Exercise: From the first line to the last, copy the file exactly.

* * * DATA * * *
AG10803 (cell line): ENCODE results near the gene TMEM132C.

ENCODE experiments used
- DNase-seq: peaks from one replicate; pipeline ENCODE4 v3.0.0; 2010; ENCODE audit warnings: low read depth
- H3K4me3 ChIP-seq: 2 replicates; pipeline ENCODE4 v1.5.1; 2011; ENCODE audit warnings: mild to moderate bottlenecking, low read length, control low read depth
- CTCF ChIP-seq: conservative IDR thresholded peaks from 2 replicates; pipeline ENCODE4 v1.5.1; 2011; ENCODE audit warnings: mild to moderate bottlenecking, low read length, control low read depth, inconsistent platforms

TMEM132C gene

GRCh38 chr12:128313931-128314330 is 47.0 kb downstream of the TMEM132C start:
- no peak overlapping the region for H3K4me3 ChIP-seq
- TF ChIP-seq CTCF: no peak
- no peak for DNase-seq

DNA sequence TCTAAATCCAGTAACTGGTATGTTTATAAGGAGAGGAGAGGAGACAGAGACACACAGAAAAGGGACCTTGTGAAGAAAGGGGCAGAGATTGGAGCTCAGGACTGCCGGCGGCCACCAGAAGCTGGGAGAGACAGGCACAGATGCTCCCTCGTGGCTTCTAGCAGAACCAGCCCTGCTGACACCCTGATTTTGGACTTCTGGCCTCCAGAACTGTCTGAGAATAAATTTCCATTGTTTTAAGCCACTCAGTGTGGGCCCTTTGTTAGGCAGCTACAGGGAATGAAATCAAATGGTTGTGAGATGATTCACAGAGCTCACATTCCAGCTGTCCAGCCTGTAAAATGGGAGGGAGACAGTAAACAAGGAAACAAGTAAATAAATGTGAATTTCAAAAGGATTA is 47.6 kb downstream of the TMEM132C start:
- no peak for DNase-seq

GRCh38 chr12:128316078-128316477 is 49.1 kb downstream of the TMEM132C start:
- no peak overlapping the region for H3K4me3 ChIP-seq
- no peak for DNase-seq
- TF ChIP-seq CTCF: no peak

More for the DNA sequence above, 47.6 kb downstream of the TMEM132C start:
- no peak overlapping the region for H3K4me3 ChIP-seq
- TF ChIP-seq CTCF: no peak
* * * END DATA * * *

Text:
AG10803 (cell line): ENCODE results near the gene TMEM132C.

ENCODE experiments used
- DNase-seq: peaks from one replicate; pipeline ENCODE4 v3.0.0; 2010; ENCODE audit warnings: low read depth
- H3K4me3 ChIP-seq: 2 replicates; pipeline ENCODE4 v1.5.1; 2011; ENCODE audit warnings: mild to moderate bottlenecking, low read length, control low read depth
- CTCF ChIP-seq: conservative IDR thresholded peaks from 2 replicates; pipeline ENCODE4 v1.5.1; 2011; ENCODE audit warnings: mild to moderate bottlenecking, low read length, control low read depth, inconsistent platforms

TMEM132C gene

GRCh38 chr12:128313931-128314330 is 47.0 kb downstream of the TMEM132C start:
- no peak overlapping the region for H3K4me3 ChIP-seq
- TF ChIP-seq CTCF: no peak
- no peak for DNase-seq

DNA sequence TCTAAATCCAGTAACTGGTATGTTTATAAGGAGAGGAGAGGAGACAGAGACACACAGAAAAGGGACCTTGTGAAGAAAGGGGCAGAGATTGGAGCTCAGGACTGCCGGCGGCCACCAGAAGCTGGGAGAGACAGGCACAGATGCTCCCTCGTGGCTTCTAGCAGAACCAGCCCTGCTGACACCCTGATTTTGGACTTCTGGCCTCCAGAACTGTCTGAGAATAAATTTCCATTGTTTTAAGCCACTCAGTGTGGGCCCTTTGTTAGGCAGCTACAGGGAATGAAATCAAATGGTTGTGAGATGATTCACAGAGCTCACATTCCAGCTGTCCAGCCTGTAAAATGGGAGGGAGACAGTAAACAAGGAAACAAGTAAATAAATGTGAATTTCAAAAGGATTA is 47.6 kb downstream of the TMEM132C start:
- no peak for DNase-seq

GRCh38 chr12:128316078-128316477 is 49.1 kb downstream of the TMEM132C start:
- no peak overlapping the region for H3K4me3 ChIP-seq
- no peak for DNase-seq
- TF ChIP-seq CTCF: no peak

More for the DNA sequence above, 47.6 kb downstream of the TMEM132C start:
- no peak overlapping the region for H3K4me3 ChIP-seq
- TF ChIP-seq CTCF: no peak